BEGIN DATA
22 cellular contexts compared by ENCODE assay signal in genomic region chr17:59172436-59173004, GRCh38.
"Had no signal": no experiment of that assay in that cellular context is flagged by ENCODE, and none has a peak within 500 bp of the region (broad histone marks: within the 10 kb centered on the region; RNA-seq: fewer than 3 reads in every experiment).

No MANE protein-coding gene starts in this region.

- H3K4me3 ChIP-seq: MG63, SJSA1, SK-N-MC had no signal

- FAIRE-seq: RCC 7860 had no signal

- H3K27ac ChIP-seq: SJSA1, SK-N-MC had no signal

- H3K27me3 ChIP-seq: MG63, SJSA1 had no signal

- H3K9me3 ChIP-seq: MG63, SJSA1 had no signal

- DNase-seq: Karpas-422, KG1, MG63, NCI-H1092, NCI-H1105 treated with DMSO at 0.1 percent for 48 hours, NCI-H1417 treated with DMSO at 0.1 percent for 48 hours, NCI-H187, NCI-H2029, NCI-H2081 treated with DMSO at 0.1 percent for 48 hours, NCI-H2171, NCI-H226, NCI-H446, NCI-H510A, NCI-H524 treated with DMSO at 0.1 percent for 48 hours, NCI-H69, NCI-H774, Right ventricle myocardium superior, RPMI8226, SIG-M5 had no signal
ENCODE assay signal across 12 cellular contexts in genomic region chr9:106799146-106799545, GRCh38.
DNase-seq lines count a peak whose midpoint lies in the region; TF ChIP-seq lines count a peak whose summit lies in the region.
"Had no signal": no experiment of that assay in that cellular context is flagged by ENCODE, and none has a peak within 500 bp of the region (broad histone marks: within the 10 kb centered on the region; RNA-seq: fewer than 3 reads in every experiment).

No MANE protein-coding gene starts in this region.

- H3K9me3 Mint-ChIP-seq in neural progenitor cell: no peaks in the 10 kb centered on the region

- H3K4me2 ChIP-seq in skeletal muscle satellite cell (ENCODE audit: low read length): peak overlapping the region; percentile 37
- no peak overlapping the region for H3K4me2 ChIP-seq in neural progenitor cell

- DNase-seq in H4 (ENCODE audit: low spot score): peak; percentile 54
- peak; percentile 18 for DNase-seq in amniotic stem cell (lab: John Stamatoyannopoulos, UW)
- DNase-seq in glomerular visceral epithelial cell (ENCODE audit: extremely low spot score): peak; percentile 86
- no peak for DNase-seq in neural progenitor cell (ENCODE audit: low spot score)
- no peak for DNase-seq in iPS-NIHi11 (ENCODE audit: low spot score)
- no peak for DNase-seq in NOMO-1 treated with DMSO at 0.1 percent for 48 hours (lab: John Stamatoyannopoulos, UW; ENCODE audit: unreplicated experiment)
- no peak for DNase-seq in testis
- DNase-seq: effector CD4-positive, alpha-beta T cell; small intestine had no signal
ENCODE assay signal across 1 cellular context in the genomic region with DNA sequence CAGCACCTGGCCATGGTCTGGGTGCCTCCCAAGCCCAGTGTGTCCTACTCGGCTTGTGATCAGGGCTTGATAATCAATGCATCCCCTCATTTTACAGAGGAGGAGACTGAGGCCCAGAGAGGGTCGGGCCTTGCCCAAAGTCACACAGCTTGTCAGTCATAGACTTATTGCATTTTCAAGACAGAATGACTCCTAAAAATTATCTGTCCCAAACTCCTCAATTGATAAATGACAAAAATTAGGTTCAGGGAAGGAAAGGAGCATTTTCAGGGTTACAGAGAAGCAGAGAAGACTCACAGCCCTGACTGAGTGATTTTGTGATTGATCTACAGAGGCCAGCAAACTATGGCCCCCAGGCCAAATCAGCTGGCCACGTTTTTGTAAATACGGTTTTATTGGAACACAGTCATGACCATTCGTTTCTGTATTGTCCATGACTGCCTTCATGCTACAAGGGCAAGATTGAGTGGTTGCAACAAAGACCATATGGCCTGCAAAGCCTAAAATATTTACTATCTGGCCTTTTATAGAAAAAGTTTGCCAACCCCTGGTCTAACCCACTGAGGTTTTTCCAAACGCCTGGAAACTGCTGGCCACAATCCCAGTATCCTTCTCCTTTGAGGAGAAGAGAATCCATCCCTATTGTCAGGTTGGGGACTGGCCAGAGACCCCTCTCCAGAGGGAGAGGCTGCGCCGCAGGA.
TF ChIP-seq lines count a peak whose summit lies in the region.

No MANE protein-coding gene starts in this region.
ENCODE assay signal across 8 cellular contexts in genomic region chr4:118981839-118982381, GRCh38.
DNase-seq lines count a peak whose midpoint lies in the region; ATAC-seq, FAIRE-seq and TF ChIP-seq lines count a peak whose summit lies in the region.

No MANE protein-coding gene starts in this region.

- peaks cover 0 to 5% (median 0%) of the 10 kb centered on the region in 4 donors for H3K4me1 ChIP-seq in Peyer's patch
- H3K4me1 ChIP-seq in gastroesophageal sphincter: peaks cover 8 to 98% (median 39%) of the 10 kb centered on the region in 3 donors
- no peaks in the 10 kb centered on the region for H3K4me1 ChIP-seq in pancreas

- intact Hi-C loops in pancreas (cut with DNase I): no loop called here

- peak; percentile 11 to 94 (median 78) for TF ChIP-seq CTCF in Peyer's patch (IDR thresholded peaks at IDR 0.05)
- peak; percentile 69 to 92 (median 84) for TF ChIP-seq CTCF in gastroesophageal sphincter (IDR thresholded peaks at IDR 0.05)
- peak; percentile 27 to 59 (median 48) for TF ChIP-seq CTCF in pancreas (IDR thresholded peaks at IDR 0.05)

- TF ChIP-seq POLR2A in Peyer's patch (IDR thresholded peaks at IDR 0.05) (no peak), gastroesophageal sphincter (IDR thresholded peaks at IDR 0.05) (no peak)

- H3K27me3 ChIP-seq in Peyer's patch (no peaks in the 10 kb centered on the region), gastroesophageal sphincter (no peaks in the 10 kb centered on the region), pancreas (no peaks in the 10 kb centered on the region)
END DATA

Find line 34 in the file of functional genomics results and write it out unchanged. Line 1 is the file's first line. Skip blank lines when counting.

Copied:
- intact Hi-C loops in pancreas (cut with DNase I): no loop called here